Sometimes people seem afraid to talk to audio designers. And not because we’re emotional, or eccentric, or because our offices smell weird, like a gym sock with a turd in it, even though all of those things are true, typically because there is a gym sock with a turd in it that we were using to make sound effects. I’m talking about our colleagues from other disciplines being nervous because they may have a hard time articulating what they want from us.
If you’re from a non-audio discipline and you’re reading this, I’m here to put a caring hand on your shoulder and to tell you that it’s OK. It’s OK to say that you want a sound or a piece of music to be more chocolatey. Or to say that a sound isn’t sharp enough, or yellow enough, or crunchy enough. To say that you want a piece of music to be a breeze on a summer afternoon is perfectly fine. It really is!
Part of an audio designer’s job is to translate what people say into sounds. Not to be confused with making sounds using peoples’ mouths, which we can also do, but rather to take somewhat abstract words or phrases and turn them into sound effects, or to use them to iterate an existing sound effect.
It’s uncommon for people to have an audio lexicon, and that’s OK, too. We don’t expect it. If an audio designer on your team is getting frustrated with you because you aren’t saying “attenuate the 12k to 15k frequencies by 3 dB,” then I’d propose that they are not doing their job, or at least they’re not doing it as well as they could be. Don’t let it deter you. Maybe they haven’t yet learned that this is a major aspect of their job and that it should be expected. But you should know that it’s their problem, not yours, because this is part of their job. You can take it from me, Some Guy On The Internet.
Now I’d like to address my fellow audio pros out there.
This might seem like a silly topic, but I’m finding that it’s more important than it might seem. Team Audio needs for others to provide feedback about our work, and as audio designers, we need to make sure everyone knows that it’s totally acceptable and normal to apply their existing vocabulary towards audio.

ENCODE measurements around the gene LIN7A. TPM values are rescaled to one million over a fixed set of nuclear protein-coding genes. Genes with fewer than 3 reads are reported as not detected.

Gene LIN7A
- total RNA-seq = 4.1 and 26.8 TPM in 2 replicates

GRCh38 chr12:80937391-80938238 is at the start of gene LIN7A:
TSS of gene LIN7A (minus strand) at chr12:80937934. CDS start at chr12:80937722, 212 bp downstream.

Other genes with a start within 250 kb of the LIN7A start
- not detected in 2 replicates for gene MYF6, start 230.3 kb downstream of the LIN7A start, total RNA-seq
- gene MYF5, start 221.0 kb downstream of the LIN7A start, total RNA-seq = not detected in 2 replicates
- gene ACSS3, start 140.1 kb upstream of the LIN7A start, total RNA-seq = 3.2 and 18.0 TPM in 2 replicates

When you’re showing your work to your colleagues, encourage them to speak up, and to use whatever words come to mind to describe what they want. Remind them that they don’t need to use technical jargon to get their point across, and don’t be afraid to provide some examples. I’ve listed a couple at the beginning of this post, and more are incoming, and you can feel free to use them.
Also, when you’re soliciting feedback from other disciplines, you can give them something to work with up front by using normal words yourself in your explanation. You could say things like, this explosion is green, so we want the sound to feel green as well, which is why we’ve added the sound of acid corroding a soda can. Or, this creature’s skin looks all cracked, so we wanted its movement to sound brittle and poppy. Starting off like this and avoiding audio jargon can help set the tone of the discussion to be more inviting and fun for them, which can lead to better ideas.
Once someone has expressed themselves in this abstract way, it can also be good to follow up by reiterating what they said and then explaining at least one way by which you plan to fulfill their suggestion. For example, you could say something like, “You say you want this pool of fluid on the ground to sound darker and more gooey, so I think the first think I’ll try is lowering the pitch of what you’ve already heard, and then I’ll add the sound of a really thick soup coming to a boil, kinda quiet in the background. Unless this seems way off from what you meant, I’ll have an iteration for you in a day or two.”
Don’t be surprised if you get it totally wrong. You’ll probably find yourself faced with some pretty abstract concepts, like trying to turn a color into a sound. And honestly it would be silly of me to presume that this will be right for everyone, so maybe this is all a bad idea for you or your project, and that’s OK, too. Generally speaking, though, I’ve found that it serves to open up a meaningful dialogue between you and your colleagues from the other disciplines.
Most importantly, to all of you Team Audios out there, remember to be patient. The idea is to help them feel safe enough to speak up, and to give you more ideas, and for them to feel like they were more involved with the design of the sound. It’s a way to get earlier buy-in from people. Remember that awesome ideas can come from anyone. And who knows, maybe other disciplines will come talk to you more about what they’re doing, and that can be a very good thing.
Lastly, get rid of the turd-sock when you’re done with it.